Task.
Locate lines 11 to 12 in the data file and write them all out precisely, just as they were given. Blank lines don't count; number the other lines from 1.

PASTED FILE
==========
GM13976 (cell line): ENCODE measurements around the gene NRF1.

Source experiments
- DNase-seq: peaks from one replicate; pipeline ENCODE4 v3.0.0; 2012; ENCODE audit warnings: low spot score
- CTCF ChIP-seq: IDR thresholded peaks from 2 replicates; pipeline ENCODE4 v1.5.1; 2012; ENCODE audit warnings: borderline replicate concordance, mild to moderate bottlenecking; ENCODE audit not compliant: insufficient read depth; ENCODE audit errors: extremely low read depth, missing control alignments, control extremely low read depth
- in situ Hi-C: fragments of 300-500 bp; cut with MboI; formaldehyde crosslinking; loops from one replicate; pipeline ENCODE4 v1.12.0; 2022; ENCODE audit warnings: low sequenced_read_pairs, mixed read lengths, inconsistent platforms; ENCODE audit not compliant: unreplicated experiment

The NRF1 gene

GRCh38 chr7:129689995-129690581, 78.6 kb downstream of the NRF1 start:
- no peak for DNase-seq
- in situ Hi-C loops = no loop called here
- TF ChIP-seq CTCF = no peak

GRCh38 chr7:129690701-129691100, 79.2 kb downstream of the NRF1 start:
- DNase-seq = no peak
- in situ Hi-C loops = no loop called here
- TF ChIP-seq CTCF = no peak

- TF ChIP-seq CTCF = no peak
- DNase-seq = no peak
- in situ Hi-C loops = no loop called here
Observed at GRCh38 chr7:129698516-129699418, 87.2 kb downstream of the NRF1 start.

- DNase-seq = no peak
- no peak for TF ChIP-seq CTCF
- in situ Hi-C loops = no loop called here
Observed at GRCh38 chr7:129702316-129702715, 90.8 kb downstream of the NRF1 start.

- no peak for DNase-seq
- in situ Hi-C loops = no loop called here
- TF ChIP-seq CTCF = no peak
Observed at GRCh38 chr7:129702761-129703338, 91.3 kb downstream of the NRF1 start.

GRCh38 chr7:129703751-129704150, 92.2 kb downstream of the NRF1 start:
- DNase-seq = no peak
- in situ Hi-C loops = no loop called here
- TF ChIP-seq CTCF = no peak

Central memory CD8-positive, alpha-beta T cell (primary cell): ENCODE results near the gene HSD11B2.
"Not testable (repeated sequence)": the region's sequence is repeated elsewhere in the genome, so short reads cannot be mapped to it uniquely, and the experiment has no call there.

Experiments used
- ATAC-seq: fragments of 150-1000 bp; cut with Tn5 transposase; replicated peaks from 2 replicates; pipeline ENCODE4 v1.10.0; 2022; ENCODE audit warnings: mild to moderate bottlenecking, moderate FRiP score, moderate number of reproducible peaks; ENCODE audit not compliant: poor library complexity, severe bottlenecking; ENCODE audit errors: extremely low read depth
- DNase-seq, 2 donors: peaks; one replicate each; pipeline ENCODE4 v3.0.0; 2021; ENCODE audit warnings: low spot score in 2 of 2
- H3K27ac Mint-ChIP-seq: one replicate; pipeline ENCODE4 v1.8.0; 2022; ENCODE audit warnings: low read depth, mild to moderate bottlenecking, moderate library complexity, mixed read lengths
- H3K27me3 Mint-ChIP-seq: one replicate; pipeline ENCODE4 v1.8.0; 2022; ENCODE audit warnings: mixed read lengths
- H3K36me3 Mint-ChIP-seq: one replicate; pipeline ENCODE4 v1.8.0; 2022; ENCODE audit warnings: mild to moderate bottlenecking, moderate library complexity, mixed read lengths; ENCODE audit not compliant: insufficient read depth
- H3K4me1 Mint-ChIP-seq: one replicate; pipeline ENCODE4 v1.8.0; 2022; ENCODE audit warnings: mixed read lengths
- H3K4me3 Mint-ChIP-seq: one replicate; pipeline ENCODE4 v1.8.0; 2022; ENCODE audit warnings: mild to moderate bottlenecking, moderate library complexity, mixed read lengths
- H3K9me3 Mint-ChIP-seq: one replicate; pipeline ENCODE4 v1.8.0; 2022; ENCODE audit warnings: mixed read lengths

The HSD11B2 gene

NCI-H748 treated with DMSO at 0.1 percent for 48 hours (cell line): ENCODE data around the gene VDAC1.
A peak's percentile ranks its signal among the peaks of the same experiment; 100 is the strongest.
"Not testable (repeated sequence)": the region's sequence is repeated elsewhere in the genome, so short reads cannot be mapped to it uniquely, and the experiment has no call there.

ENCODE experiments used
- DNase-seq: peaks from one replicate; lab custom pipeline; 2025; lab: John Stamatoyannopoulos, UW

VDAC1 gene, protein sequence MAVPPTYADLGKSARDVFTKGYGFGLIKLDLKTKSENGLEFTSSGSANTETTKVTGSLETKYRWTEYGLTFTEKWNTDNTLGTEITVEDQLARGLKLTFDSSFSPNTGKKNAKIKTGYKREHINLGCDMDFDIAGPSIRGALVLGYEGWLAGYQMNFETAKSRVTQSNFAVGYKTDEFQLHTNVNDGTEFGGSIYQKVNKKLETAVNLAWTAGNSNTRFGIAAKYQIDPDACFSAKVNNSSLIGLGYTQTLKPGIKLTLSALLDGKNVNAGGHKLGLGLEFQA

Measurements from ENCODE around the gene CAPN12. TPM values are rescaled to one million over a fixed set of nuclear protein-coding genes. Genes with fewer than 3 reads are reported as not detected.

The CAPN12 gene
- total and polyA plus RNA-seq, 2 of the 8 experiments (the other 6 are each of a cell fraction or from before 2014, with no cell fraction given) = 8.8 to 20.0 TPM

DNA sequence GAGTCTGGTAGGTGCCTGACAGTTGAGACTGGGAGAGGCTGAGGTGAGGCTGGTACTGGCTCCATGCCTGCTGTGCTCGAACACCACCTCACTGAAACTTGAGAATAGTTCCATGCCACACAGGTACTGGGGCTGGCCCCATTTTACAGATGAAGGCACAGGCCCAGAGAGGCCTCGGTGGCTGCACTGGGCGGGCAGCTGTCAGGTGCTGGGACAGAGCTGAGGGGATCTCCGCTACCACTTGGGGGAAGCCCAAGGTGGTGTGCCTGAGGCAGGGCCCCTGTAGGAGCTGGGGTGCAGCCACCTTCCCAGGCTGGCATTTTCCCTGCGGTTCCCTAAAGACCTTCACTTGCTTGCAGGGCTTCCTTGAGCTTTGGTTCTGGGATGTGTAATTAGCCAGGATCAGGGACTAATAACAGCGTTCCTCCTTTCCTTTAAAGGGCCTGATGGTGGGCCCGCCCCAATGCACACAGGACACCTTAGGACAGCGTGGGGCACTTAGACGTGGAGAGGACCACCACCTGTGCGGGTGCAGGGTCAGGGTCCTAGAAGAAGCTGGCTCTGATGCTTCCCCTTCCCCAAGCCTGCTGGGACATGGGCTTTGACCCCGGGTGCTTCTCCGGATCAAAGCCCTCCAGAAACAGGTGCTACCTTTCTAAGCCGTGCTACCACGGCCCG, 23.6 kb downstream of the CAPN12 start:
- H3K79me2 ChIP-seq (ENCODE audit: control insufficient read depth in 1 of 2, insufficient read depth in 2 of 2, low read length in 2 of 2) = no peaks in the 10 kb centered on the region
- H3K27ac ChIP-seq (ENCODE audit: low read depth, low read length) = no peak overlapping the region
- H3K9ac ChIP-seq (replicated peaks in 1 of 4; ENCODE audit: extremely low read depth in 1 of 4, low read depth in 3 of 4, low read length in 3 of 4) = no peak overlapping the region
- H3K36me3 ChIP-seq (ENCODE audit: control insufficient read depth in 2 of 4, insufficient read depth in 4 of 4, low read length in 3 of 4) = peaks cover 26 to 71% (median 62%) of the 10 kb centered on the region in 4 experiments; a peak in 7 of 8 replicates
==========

GRCh38 chr7:129690701-129691100, 79.2 kb downstream of the NRF1 start:
- DNase-seq = no peak